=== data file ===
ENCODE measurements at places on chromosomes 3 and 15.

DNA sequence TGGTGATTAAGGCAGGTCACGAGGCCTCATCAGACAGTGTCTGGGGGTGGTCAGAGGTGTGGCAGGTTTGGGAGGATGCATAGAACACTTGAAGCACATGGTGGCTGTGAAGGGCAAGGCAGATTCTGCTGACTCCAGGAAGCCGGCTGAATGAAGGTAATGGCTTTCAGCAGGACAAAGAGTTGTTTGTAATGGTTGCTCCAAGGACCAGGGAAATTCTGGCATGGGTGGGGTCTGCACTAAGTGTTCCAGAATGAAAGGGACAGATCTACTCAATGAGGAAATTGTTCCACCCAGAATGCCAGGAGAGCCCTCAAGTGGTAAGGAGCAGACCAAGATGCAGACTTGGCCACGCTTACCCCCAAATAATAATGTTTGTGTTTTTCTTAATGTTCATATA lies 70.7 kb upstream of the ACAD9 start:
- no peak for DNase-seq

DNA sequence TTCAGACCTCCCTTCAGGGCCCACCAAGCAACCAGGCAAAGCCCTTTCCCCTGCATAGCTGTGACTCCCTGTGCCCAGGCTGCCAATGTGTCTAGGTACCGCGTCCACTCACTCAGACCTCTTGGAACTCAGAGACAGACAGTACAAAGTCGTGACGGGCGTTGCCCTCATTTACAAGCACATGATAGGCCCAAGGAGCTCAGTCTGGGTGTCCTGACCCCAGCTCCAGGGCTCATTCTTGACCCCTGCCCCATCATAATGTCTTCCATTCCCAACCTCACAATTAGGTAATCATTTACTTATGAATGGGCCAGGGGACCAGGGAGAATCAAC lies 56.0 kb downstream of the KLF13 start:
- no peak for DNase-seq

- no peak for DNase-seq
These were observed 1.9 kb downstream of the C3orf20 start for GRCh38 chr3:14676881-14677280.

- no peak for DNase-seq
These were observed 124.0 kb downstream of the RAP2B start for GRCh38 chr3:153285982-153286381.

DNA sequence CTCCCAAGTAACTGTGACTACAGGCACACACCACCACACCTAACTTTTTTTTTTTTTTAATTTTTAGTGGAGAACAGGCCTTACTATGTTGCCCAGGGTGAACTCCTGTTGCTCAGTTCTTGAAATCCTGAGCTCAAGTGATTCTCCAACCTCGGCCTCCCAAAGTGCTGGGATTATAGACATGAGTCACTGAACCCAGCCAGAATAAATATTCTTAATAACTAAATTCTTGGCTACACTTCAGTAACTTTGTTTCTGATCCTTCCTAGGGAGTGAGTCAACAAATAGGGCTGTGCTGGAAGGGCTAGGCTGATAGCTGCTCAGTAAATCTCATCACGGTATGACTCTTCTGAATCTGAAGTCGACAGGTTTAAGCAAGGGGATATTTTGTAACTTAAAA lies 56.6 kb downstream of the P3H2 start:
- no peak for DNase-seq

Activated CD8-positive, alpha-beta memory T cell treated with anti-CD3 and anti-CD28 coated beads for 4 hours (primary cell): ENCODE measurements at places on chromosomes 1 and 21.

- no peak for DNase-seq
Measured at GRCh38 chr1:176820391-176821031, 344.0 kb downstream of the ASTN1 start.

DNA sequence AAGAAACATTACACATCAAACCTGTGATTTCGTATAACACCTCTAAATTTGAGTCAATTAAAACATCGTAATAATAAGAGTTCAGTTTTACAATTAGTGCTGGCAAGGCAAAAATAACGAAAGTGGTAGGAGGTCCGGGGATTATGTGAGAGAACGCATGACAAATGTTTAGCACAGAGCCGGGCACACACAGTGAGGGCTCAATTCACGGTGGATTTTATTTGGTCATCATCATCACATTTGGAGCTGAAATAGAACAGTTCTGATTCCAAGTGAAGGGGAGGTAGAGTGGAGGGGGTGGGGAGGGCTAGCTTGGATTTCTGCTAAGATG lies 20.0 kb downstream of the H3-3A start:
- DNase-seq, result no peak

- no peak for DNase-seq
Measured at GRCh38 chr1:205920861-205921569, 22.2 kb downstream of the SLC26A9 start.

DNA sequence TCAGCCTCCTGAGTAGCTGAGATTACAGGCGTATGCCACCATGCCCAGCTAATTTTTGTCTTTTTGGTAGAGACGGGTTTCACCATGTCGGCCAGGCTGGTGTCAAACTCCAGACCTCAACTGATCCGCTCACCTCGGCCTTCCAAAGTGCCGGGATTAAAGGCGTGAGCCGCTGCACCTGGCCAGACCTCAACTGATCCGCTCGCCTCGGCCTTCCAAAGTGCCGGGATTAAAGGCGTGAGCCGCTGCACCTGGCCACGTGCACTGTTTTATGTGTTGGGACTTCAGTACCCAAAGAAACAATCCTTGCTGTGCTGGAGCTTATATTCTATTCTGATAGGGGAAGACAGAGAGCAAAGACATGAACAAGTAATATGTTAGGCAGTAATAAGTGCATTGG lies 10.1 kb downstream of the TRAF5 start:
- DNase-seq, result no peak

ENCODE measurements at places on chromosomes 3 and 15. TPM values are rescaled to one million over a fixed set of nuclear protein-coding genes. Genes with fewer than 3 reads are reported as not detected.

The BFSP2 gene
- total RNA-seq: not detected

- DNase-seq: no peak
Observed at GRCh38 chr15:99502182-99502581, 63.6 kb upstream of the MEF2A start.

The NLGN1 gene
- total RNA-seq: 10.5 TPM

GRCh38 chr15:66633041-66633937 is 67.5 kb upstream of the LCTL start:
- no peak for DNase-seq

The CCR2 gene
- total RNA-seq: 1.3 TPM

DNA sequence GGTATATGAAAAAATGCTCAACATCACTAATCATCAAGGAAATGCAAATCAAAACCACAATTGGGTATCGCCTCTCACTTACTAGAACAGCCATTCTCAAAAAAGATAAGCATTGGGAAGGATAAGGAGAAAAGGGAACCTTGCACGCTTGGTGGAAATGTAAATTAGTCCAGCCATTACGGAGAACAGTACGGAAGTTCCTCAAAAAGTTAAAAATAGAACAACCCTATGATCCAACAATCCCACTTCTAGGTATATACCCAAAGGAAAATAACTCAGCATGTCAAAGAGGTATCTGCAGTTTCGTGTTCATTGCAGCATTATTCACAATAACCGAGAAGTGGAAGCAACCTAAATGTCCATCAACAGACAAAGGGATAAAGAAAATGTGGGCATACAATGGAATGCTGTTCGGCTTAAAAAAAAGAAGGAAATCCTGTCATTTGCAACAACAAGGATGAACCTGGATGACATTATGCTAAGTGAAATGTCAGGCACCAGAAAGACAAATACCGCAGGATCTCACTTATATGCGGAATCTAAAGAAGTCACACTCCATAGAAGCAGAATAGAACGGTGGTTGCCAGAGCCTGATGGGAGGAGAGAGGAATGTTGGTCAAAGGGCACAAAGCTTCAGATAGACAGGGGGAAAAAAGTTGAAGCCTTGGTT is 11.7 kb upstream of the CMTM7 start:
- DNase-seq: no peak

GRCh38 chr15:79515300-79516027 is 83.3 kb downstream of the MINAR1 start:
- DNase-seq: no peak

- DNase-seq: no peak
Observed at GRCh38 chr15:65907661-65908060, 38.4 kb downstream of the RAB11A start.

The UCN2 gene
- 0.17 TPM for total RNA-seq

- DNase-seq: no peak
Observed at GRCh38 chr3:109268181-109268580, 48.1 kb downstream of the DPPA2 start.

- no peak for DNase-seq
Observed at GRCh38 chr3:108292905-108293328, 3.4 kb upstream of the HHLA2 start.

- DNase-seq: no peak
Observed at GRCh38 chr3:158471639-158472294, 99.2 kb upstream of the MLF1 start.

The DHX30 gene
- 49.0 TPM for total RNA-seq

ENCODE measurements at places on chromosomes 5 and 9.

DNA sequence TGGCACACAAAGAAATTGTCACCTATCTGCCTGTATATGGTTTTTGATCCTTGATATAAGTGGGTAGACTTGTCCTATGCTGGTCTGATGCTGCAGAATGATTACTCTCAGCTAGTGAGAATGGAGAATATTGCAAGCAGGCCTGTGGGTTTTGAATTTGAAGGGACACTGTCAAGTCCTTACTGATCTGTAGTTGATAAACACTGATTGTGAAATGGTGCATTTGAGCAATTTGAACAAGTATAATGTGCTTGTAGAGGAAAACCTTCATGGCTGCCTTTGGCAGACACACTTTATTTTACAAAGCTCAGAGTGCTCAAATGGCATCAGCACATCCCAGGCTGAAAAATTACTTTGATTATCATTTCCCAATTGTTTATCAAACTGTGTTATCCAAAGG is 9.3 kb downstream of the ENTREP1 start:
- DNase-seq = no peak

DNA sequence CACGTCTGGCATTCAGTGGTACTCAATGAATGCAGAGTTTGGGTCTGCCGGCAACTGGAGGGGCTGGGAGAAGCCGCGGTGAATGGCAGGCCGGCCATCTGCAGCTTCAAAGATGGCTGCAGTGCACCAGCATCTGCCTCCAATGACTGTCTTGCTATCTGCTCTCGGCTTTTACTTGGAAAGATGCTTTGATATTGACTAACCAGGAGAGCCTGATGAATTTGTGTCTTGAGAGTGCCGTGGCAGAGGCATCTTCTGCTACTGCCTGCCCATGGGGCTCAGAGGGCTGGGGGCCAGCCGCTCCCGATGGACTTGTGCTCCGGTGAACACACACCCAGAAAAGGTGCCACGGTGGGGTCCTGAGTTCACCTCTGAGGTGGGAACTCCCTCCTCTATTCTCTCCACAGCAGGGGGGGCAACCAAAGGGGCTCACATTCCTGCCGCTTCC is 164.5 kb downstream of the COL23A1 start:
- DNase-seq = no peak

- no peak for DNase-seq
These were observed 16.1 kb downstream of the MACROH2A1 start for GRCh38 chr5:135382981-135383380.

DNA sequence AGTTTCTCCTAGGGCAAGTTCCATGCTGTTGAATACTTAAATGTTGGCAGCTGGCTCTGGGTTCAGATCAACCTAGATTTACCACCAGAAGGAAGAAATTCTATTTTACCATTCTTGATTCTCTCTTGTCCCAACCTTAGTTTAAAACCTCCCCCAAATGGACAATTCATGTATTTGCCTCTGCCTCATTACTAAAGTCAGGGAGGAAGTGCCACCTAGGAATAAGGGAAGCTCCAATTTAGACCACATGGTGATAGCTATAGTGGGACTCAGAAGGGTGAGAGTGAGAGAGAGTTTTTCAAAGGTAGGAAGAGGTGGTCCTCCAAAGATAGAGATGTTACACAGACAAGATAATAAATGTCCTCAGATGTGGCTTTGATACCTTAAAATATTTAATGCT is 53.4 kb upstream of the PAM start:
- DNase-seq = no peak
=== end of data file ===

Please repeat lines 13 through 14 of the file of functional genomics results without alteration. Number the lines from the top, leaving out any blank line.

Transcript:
- no peak for DNase-seq
Measured at GRCh38 chr1:176820391-176821031, 344.0 kb downstream of the ASTN1 start.